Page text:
NEW YORK (CBS) – Larry Brown has dedicated his life to archery.
His passion for the bow and arrow began and continued in New York City, reports Vladimir Duthiers.
“My father, one day took myself and my two brothers out to a garbage dump in Queens. Got a cushion, and taught us how to shoot,” said Brown. “That’s how it started, and I’ve been doing it ever since.”
He wasn’t just missing a coach, his bow was carved from a neighborhood tree
“Everybody thought I was crazy,” said Brown. “They said, ‘Bows and arrow? Who shoots bows and arrows?’ Everybody was playing baseball, football, basketball. I’m in the back yard, shooting, and the next thing I knew, I had other kids wanting to learn how to shoot.”
Growing up in a tough Queen’s neighborhood, Brown’s skill launched him into the Ivy League as head coach of the women’s archery team at New York’s Columbia University.
“At Columbia, I had 14 students for four years. Varsity, NCAA Division 1, the whole nine yards,” he said. “But when I went to tournaments and I didn’t see any black and brown children, I said, ‘You know what? I’m in my 50s now. Let me make a little change here.'”
It was a big change. Brown stepped away from Columbia and went back to his roots in the public school system, teaching archery basics to hundreds of New York City children in an unconventional space
“It wasn’t about a job, it was about a mission,” he said. “And that’s what made it much more comfortable for me to do… and I’ve been doing that for now going on 16 years.”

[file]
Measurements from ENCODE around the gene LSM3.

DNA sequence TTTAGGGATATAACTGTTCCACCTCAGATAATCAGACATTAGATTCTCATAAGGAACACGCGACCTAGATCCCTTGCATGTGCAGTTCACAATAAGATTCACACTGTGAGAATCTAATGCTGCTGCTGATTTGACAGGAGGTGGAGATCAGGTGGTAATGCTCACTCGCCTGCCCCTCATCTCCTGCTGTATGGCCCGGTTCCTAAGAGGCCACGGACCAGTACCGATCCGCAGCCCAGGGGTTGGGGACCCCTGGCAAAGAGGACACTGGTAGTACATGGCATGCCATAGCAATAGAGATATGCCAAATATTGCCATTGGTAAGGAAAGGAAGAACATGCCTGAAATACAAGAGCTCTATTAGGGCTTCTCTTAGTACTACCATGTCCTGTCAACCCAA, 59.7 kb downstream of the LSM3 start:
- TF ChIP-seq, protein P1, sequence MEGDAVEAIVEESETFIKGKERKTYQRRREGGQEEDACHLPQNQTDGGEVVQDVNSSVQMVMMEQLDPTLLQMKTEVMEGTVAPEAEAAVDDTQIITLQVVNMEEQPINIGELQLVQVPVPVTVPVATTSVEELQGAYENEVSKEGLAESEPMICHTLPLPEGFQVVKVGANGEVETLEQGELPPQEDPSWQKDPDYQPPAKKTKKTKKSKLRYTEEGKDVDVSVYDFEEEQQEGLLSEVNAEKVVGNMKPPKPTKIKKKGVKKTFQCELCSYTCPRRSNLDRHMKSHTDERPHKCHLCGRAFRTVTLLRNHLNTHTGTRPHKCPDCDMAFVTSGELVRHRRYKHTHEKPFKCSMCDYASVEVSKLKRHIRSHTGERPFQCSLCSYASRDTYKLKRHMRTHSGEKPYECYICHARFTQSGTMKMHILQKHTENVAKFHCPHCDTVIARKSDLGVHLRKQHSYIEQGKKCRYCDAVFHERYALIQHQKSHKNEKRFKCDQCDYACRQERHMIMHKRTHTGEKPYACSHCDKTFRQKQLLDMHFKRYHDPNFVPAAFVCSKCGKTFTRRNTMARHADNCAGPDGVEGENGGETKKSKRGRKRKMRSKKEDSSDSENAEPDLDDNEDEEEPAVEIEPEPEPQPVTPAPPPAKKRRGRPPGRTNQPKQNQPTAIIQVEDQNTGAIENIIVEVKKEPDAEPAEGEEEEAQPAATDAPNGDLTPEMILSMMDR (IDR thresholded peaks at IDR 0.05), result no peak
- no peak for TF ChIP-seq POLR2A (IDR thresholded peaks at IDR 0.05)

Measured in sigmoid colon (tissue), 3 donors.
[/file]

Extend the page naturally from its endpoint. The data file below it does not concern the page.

Brooklyn native Dallas Jones is one of Brown’s prized pupils. He started when he was 10 years old. Now he’s 16, nationally ranked and getting ready to compete for a spot on the United States Olympic archery team.
“I can tell it’s gonna be a fun experience,” said Jones. “I’m not going to try to put too much stress on myself. Archery is about having fun. If I don’t have fun, it’s no point in doing it.”
Jones is the first African American in history to win a U.S. national archery tournament and has his eyes fixed on competing in the 2020 Olympics in Tokyo.
He sees himself not only as a pioneer but also as a role model for people in this country.
“I can be a role model to anybody else that didn’t know really too much about the sport,” he said. “I sure hope I can get more people into the sport and more, especially people of color, and not just to section it off.”
“The success that I see with them, I also see in children who don’t get as far as he did, but they came through the program and they learned from it,” said Brown. “One of my students who started the program here in Brooklyn, at 11, she just got her master’s degree. They both rose to the top; different fields, but they came through the same channel.”
Brown’s teachings impact students well beyond just the bow and arrow, imparting wisdom they can carry with them even off the range.
“The greatest reward is them,” said Brown. “I mean, outside of a medal, outside of getting paid, outside of all the external– attributes and what have you, the true growth is the reward of a living person doing what you taught them to do and it changes their lives.”
Dallas is already looking beyond the upcoming Olympics, setting his goals to make the Olympic team three times at least three times.